Cost-related Behaviors are Imprinted on Physicians in Training

General internists are much more likely to train in high-cost hospital service areas and subsequently become high-cost physicians.
General internists are much more likely to train in high-cost hospital service areas and subsequently become high-cost physicians.

HealthDay News — Spending patterns in training hospital service areas (HSAs) impact physician spending, according to research published in the Annals of Family Medicine.

Robert L. Phillips Jr, MD, MSPH, from the American Board of Family Medicine Inc in Lexington, Kentucky, and colleagues conducted a secondary analysis of 2011 Medicare claims and American Medical Association Masterfile data for a sample of family physicians and general internists who completed residency between 1992 and 2010 (3075 physicians providing care to 503,109 Medicare beneficiaries). Practice and training locations were matched with HSAs and classified as low-, average-, and high-cost spending groups; the differences in 4 diabetes quality measures were assessed in practice and training HSAs.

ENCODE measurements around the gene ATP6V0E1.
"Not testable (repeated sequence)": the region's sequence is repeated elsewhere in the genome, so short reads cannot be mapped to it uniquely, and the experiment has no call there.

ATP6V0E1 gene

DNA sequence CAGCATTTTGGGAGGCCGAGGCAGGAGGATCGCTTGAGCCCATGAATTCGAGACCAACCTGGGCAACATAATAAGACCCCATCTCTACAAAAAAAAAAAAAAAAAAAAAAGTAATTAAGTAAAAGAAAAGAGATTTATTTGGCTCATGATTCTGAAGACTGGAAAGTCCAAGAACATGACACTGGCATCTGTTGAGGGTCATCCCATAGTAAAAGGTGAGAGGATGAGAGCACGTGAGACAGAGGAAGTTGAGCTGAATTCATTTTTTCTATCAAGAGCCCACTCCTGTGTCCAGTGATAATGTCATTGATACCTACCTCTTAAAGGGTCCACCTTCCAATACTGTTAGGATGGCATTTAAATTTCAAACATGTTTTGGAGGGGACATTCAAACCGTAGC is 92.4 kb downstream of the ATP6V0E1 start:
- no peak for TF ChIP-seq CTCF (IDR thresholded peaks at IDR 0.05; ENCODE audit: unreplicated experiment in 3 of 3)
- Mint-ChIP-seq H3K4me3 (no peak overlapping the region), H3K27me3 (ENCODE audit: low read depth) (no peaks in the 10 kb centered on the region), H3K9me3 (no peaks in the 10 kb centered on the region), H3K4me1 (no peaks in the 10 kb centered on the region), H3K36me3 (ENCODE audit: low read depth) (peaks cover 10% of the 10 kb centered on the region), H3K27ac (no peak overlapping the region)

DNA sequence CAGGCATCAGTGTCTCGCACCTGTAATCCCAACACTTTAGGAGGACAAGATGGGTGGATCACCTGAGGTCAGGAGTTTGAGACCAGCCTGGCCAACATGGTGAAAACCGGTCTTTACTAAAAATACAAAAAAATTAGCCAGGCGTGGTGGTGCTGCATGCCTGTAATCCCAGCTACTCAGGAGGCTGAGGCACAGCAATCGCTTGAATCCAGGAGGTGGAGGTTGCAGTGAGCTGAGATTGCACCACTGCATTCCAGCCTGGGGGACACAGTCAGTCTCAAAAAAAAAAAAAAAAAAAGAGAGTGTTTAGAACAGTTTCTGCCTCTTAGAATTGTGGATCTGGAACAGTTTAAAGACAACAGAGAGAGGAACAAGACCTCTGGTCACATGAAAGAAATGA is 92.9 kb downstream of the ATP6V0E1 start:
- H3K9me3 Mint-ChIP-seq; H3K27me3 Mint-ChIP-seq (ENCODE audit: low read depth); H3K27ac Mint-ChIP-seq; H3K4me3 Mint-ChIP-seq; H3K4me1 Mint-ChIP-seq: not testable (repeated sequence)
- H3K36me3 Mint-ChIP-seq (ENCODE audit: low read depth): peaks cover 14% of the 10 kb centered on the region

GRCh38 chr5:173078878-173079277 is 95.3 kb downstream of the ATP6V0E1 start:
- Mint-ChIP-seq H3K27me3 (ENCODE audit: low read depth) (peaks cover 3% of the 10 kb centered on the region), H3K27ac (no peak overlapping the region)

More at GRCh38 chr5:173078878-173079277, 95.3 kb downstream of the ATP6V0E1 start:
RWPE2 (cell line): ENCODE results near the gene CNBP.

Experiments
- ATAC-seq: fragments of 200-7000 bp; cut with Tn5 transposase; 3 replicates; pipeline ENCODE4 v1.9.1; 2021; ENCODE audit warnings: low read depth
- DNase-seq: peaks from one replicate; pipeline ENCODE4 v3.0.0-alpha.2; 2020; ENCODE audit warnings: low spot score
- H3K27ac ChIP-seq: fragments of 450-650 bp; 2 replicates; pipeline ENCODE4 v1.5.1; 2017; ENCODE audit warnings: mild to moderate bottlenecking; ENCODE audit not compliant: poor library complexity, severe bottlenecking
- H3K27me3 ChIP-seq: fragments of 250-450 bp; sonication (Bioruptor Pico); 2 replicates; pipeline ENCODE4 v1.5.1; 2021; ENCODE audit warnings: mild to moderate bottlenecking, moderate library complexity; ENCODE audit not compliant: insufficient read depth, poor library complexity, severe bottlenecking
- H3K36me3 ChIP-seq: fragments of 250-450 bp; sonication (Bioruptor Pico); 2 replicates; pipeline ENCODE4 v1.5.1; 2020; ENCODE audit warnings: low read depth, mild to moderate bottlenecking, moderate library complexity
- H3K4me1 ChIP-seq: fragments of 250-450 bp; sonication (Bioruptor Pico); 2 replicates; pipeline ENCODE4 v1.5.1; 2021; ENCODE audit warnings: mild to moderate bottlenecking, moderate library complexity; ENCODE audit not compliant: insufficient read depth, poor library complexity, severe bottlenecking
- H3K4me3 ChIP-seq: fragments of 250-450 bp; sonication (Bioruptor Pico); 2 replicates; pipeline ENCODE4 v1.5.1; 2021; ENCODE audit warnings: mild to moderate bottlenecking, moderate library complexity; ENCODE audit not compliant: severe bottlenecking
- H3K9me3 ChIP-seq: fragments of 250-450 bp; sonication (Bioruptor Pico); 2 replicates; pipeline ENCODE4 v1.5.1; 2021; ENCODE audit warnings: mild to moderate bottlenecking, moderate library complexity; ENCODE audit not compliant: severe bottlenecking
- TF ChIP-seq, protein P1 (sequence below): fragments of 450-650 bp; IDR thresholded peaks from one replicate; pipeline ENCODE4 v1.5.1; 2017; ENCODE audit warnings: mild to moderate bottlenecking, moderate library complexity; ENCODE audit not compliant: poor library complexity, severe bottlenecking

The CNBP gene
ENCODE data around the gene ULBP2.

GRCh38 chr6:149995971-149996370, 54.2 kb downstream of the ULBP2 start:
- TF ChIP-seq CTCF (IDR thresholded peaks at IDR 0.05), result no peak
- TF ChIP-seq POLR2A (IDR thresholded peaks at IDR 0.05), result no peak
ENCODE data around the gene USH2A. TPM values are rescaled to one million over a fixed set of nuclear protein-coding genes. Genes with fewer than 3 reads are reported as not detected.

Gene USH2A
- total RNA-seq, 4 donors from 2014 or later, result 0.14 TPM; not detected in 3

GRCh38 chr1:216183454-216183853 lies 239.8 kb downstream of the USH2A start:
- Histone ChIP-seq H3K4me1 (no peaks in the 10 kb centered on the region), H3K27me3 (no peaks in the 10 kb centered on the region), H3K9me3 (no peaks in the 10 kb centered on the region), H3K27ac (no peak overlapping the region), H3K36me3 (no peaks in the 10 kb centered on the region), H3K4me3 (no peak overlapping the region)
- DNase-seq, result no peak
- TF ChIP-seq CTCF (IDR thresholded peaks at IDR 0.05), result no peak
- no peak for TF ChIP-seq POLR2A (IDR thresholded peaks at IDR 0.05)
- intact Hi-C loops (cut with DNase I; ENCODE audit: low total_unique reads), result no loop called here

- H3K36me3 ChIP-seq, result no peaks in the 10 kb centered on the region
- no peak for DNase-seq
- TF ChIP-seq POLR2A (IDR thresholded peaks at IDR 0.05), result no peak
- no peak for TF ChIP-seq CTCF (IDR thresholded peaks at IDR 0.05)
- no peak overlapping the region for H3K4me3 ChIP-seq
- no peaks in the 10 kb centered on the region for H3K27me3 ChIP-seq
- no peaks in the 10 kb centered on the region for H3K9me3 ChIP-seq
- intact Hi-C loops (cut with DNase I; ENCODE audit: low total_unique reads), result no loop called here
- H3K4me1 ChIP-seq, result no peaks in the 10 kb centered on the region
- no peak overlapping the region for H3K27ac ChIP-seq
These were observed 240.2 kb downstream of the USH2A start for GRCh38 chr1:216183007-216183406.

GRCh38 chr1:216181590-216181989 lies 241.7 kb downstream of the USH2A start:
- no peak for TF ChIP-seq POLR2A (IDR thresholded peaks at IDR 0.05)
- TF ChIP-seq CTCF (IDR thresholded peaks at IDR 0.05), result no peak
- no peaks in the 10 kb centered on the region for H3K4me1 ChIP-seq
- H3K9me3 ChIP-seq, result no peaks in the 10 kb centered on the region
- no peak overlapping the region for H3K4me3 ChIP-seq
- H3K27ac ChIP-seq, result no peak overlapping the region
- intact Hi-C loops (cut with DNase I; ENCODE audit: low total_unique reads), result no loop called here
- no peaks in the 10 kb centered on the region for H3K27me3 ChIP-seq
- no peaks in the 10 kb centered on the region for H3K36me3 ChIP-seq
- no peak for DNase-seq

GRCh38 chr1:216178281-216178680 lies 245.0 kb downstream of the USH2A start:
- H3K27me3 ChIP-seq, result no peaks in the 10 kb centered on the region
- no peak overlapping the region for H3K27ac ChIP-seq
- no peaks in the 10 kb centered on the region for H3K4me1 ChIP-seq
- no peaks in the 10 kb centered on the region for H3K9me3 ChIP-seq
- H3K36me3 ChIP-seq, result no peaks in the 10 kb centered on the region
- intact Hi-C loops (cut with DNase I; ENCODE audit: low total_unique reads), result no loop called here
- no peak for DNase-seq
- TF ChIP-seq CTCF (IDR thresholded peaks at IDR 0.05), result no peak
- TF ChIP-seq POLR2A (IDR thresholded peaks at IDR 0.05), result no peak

The researchers found that for physicians trained in high- and low-cost HSAs, the unadjusted annual, per-beneficiary spending difference was $1644; after adjustment for patient and physician characteristics the difference remained significant. There was no significant relationship for diabetes quality measures. Training in high-cost HSAs was more likely for general internists than family physicians. Lower-spending physicians came from institutions with more graduates in rural practice and primary care.

"The 'imprint' of training spending patterns on physicians is strong and enduring, without discernible quality effects, and, along with identified institutional features, supports measures and policy options for improved graduate medical education outcomes," the authors write.

Reference

Phillips RL Jr, Petterson SM, Bazemore AW, Wingrove P, Puffer JC. The effects of training institution practice costs, quality, and other characteristics on future practice. Ann Fam Med. 2017;15:140-148. doi: 10.1370/afm.2044

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